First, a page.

When an individual with an addiction makes the difficult and courageous decision to seek help, in many cases they are not able to immediately enter into a rehab program. There is an essential first step: withdrawal.
The problem is that withdrawal symptoms can range from uncomfortable to life-threatening, and people who attempt this stage without help are at higher risk of relapse. With proper medical supervision, withdrawal symptoms can be managed, and the addict can be kept safe.
Drug And Alcohol
Withdrawal symptoms can vary widely from person to person, depending on several factors, such as your age, your general state of physical and mental health, what the substance is and how long you have been using it, your average dose and frequency of doses, and whether you are withdrawing from more than one substance.
It is important to note that some substances have unique withdrawal challenges that need to be managed in very specific ways. For example, alcohol withdrawal can include delirium tremens, sometimes referred to as “the DTs”, characterized by confusion, an irregular heart rate, shaking and sweating. If the patient is not under the care of a doctor, delirium tremens can be life-threatening.
Withdrawal symptoms that occur commonly across many substances include the following:
- Alternating sensations of hot and cold; skin tingling; sweating and/or shivering
- Headaches; light-headedness or dizziness; fainting
- Difficulty sleeping; nightmares or vivid dreams
- Tightness in the chest; difficulty breathing or shortness of breath
- Fast or irregular heartbeat; palpitations; elevated blood pressure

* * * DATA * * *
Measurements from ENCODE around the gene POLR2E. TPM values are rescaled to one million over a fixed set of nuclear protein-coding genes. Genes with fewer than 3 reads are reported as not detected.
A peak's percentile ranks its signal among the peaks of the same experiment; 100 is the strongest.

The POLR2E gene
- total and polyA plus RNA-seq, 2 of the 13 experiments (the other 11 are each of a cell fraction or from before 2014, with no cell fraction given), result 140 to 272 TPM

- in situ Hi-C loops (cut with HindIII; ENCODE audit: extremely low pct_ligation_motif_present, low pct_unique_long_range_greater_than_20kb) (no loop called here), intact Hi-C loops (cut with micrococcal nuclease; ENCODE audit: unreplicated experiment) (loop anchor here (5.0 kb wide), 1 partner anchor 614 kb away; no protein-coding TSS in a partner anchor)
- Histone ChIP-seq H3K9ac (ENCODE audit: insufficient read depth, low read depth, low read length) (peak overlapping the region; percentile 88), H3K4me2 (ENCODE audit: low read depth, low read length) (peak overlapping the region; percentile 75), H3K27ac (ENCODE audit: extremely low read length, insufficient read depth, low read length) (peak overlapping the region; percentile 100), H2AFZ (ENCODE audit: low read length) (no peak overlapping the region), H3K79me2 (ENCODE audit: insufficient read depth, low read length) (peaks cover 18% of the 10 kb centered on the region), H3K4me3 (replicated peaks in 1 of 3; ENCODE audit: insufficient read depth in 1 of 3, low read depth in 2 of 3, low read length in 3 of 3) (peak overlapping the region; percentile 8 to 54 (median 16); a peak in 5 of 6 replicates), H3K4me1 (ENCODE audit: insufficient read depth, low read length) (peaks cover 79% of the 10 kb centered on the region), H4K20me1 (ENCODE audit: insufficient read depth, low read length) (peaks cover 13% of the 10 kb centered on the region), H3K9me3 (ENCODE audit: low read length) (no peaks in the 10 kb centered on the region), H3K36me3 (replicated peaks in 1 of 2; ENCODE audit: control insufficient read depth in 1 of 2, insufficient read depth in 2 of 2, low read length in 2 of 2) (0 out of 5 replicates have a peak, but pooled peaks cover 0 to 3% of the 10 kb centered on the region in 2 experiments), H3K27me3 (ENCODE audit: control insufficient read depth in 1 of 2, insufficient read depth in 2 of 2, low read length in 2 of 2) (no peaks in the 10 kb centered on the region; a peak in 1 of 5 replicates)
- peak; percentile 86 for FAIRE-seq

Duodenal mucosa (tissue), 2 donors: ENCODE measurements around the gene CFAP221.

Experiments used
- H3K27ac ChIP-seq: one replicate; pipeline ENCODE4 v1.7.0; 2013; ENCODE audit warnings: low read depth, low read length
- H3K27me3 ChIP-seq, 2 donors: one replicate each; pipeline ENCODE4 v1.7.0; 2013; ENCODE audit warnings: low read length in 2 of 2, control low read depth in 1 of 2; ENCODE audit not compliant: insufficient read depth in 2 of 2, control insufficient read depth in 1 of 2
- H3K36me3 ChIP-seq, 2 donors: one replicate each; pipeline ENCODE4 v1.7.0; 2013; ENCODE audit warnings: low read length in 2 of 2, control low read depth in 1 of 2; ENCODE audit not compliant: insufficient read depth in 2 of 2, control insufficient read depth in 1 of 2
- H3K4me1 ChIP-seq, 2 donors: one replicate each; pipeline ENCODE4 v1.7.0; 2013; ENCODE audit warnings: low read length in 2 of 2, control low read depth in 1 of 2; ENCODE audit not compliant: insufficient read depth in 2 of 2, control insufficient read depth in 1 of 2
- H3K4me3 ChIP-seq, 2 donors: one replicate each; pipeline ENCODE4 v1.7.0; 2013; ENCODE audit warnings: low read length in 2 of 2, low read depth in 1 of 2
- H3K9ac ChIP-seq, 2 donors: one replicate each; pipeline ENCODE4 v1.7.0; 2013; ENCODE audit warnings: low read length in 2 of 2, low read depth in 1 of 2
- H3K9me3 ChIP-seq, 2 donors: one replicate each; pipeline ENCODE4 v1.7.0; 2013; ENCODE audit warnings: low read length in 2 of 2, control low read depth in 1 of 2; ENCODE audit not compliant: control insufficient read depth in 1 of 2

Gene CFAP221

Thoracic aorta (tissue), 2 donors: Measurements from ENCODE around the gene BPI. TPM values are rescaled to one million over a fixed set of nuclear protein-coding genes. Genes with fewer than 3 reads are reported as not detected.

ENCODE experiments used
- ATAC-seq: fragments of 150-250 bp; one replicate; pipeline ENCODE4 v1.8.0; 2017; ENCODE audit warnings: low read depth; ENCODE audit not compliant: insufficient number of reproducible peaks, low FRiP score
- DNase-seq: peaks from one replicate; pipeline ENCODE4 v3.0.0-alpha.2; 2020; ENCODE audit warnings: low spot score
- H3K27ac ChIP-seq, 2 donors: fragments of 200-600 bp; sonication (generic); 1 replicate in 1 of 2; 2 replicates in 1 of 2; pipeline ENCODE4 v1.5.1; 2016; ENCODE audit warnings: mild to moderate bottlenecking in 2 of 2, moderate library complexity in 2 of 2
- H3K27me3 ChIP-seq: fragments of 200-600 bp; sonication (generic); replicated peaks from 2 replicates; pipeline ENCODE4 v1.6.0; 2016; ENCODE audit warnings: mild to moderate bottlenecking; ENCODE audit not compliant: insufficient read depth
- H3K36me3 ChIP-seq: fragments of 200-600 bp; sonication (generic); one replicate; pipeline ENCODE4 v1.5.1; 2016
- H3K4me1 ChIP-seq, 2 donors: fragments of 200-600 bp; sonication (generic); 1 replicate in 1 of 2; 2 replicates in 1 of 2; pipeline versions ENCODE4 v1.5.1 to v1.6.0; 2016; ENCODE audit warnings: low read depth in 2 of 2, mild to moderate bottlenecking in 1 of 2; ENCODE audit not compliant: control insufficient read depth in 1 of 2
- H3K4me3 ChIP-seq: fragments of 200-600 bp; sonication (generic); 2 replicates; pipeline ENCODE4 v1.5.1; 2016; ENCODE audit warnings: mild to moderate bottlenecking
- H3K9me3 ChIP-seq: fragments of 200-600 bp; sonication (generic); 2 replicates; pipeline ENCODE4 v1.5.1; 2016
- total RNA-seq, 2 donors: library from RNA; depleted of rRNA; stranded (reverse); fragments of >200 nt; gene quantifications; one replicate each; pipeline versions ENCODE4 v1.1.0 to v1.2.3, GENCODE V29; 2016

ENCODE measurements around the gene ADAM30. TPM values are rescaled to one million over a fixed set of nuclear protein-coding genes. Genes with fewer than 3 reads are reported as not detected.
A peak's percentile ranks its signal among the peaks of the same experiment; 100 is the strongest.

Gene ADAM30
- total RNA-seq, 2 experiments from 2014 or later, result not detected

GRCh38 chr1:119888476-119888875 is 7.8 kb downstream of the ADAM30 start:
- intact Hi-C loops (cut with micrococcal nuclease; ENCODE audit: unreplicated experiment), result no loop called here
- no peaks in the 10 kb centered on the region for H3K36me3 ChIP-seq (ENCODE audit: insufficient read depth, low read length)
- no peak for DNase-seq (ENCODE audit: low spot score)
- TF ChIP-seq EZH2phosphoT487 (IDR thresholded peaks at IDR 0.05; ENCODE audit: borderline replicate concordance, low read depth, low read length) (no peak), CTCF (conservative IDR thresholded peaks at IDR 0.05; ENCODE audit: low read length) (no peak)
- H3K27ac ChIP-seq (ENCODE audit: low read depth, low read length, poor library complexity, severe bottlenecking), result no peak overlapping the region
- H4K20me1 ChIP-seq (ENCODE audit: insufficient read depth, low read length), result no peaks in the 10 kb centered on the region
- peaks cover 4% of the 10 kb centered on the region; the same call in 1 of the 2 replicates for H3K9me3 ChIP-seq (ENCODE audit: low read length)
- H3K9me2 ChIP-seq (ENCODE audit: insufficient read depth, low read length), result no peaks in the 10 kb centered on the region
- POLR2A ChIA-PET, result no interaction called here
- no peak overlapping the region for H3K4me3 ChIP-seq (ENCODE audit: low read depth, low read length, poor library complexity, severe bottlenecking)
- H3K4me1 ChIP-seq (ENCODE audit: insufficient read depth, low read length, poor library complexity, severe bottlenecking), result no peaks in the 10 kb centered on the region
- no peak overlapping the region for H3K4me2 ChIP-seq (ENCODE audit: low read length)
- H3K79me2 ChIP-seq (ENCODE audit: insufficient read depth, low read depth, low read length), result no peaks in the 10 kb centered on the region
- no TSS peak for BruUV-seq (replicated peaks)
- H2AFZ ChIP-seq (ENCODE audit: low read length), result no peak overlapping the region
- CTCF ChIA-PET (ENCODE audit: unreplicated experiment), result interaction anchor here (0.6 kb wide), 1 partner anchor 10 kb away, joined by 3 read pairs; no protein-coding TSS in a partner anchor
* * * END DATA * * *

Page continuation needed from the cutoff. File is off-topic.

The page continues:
- Muscle aches and pains; cramps; twitches or spasms
- Anxiety; panic attacks; depression
- Irritability; anger or violence directed at self or others
- Confusion; impaired speech; poor memory; inability to focus
What Happens During
All clients who arrive at our facility undergo an assessment, during which we determine whether medical detox is needed. Those who do need this step are placed under the care of a doctor, who ensures that withdrawal symptoms are carefully managed during the detox process. The duration and nature of the medical care is tailored to the individual based on their state of health, the substances they are withdrawing from, and other factors. In most case, detox lasts anywhere from a few days to a couple of weeks.
Can Addicts Detox
Many addicts do attempt to go through withdrawal without any help, and in some cases, they succeed. More often, though, they find that the withdrawal symptoms are so uncomfortable and frightening that they seek out their substance of choice just to make those symptoms go away.